Livelihoods and niche markets – A case study of smallholder Kenyan bee keepers

Start date: 30 November, 2015 End date: 1 March, 2016 Project type: Master's Thesis (prior to 2018) Project code: A29104 Countries: Kenya Institutions: University of Copenhagen (UCPH), Denmark Grant recipient: Peter Musinguzi Total grant: 15,000 DKK


Local organic certification schemes offer opportunities for poor rural smallholders to be certified and benefit from organic niche markets access, even if only locally or regionally. Development agencies have increasingly supported the organic sector in developing countries with the aim of enabling smallholder farmers to access the organic niche markets. However, benefits accrued to smallholders depend on active farmer participation and involvement in niche market activities, their skills and
knowledge, functioning producer and organic farming support groups, vibrant extension services and government support.
This study investigates the impacts of local certified organic honey production on the livelihoods of locally certified organic smallholder bee keepers organised in village level bee keeping groups under an umbrella organic producer cooperative in Mwingi, Eastern Kenya. Data were collected from December 2015 to February 2016 from 54 smallholder bee keepers’ groups; 38 organic certified and 16 noncertified.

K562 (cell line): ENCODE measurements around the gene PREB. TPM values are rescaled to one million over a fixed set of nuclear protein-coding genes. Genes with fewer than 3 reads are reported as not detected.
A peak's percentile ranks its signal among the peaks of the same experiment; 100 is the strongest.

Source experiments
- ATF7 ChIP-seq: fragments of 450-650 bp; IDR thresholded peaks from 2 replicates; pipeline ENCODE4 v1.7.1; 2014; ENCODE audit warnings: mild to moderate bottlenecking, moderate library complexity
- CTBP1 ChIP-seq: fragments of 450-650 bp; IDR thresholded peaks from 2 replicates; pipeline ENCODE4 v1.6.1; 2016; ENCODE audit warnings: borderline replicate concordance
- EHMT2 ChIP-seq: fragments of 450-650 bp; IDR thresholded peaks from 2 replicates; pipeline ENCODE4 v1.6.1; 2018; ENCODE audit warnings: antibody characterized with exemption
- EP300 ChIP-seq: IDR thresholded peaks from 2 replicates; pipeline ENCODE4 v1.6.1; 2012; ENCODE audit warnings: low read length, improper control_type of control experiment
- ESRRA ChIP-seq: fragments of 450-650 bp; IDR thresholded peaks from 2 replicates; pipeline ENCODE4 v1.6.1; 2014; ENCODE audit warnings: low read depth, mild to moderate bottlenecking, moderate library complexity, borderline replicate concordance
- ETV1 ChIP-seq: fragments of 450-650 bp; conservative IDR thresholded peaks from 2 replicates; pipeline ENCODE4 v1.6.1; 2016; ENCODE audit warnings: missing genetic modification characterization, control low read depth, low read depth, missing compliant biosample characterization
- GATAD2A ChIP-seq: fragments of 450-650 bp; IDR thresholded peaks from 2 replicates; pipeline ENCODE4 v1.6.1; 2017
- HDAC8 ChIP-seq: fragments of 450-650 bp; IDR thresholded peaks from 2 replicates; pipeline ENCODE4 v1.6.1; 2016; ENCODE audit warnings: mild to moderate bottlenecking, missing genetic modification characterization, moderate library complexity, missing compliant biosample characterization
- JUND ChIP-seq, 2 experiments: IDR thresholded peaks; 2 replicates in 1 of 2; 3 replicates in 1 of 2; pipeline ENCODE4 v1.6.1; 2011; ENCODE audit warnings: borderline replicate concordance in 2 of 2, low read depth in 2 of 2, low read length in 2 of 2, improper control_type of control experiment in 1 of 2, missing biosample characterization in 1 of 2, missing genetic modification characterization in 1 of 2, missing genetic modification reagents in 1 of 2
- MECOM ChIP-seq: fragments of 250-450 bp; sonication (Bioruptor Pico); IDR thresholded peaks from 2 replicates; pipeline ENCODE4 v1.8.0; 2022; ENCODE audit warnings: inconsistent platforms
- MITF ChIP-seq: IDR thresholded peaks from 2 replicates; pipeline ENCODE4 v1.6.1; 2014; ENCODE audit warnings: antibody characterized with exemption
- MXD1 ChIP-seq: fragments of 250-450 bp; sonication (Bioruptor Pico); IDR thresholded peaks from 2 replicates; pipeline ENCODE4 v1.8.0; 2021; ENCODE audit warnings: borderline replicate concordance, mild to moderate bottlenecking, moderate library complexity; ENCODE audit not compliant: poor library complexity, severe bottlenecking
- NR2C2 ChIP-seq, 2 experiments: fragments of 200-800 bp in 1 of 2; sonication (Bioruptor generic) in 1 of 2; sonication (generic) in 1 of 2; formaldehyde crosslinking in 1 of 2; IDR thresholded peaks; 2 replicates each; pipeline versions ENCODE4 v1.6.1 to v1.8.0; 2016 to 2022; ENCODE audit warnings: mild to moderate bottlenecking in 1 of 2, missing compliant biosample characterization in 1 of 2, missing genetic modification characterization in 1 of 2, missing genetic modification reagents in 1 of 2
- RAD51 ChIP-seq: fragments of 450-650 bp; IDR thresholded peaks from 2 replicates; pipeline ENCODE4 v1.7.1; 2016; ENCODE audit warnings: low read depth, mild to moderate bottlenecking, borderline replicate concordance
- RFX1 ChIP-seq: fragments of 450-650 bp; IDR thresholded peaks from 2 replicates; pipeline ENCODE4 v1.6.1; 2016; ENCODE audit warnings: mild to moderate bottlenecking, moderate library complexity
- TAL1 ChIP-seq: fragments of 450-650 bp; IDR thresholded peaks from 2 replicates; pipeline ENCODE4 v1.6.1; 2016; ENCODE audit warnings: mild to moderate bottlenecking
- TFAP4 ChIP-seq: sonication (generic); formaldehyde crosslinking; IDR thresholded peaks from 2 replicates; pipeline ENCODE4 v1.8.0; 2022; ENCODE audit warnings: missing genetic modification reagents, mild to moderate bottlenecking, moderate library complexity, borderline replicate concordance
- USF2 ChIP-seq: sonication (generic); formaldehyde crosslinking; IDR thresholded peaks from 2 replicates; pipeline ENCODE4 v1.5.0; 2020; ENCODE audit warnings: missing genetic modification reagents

Stratified random sampling was used and a total of 303 smallholder farmers (185 certified and 118 non-certified) were randomly sampled. Qualitative and quantitative data were collected for 2015 and 2008 (retrospectively) for purposes of comparing the before and after local organic certification using a household survey, key informant interviews, informal conversations and document reviews.
Results indicate no significant impact of certification on household incomes, quantity and price of honey produced and incidence of migration. The results further indicate that non-certified smallholders were more diversified, more food secure and sold less assets as compared to the certified. Only 17% of the
certified attributed their wealth status to being organic certified.


There are multiple reasons for lack of certification impacts:

i) no continuous support to the locally certified organic smallholder bee keepers and their organic cooperative after initial phase which was fully externally initiated and supported by NGOs,

ii) lack of governmental support,

iii) poor management of the organic cooperative where marketing of locally certified smallholders’ honey is coordinated,

iv) low premium prices and v) strong presence of middlemen. This therefore calls for technical and financial capacity building of the organic cooperative to ensure its reconnection to the members, rebuilding trust and transparent management and enhancing its capability to purchase locally organic certified bee keepers’ honey. These could be supported through formulation of an organic bee keeping policy. The reconnection of the cooperative to its members would revatalise their trust in the cooperative to not only look to economic incentives but also feel socially obliged to selling through it.
However, the results indicate that local certified organic bee keeping cannot single-handedly solve the livelihood challenges of the certified smallholder bee keepers though it is vital for achievement of broad based rural development and sustainable livelihoods goals.